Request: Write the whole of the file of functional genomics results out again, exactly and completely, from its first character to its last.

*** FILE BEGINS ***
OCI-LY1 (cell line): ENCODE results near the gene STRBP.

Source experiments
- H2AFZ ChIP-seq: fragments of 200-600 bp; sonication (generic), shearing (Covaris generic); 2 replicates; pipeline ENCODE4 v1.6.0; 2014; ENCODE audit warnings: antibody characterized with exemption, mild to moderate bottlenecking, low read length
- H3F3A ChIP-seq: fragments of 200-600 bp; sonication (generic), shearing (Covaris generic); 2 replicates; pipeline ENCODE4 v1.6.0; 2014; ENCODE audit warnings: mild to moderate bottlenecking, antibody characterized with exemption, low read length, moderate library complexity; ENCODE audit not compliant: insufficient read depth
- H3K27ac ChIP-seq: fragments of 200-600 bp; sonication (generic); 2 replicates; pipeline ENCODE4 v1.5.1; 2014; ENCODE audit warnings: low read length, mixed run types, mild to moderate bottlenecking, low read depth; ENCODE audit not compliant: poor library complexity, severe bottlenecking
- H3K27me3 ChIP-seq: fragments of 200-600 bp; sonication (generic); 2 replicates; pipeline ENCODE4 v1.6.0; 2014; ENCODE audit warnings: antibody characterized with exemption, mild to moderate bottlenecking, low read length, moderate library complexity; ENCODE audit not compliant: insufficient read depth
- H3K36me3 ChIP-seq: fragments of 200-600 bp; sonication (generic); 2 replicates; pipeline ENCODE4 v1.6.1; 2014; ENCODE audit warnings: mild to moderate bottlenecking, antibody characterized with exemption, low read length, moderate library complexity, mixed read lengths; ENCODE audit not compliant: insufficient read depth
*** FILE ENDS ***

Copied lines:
OCI-LY1 (cell line): ENCODE results near the gene STRBP.

Source experiments
- H2AFZ ChIP-seq: fragments of 200-600 bp; sonication (generic), shearing (Covaris generic); 2 replicates; pipeline ENCODE4 v1.6.0; 2014; ENCODE audit warnings: antibody characterized with exemption, mild to moderate bottlenecking, low read length
- H3F3A ChIP-seq: fragments of 200-600 bp; sonication (generic), shearing (Covaris generic); 2 replicates; pipeline ENCODE4 v1.6.0; 2014; ENCODE audit warnings: mild to moderate bottlenecking, antibody characterized with exemption, low read length, moderate library complexity; ENCODE audit not compliant: insufficient read depth
- H3K27ac ChIP-seq: fragments of 200-600 bp; sonication (generic); 2 replicates; pipeline ENCODE4 v1.5.1; 2014; ENCODE audit warnings: low read length, mixed run types, mild to moderate bottlenecking, low read depth; ENCODE audit not compliant: poor library complexity, severe bottlenecking
- H3K27me3 ChIP-seq: fragments of 200-600 bp; sonication (generic); 2 replicates; pipeline ENCODE4 v1.6.0; 2014; ENCODE audit warnings: antibody characterized with exemption, mild to moderate bottlenecking, low read length, moderate library complexity; ENCODE audit not compliant: insufficient read depth
- H3K36me3 ChIP-seq: fragments of 200-600 bp; sonication (generic); 2 replicates; pipeline ENCODE4 v1.6.1; 2014; ENCODE audit warnings: mild to moderate bottlenecking, antibody characterized with exemption, low read length, moderate library complexity, mixed read lengths; ENCODE audit not compliant: insufficient read depth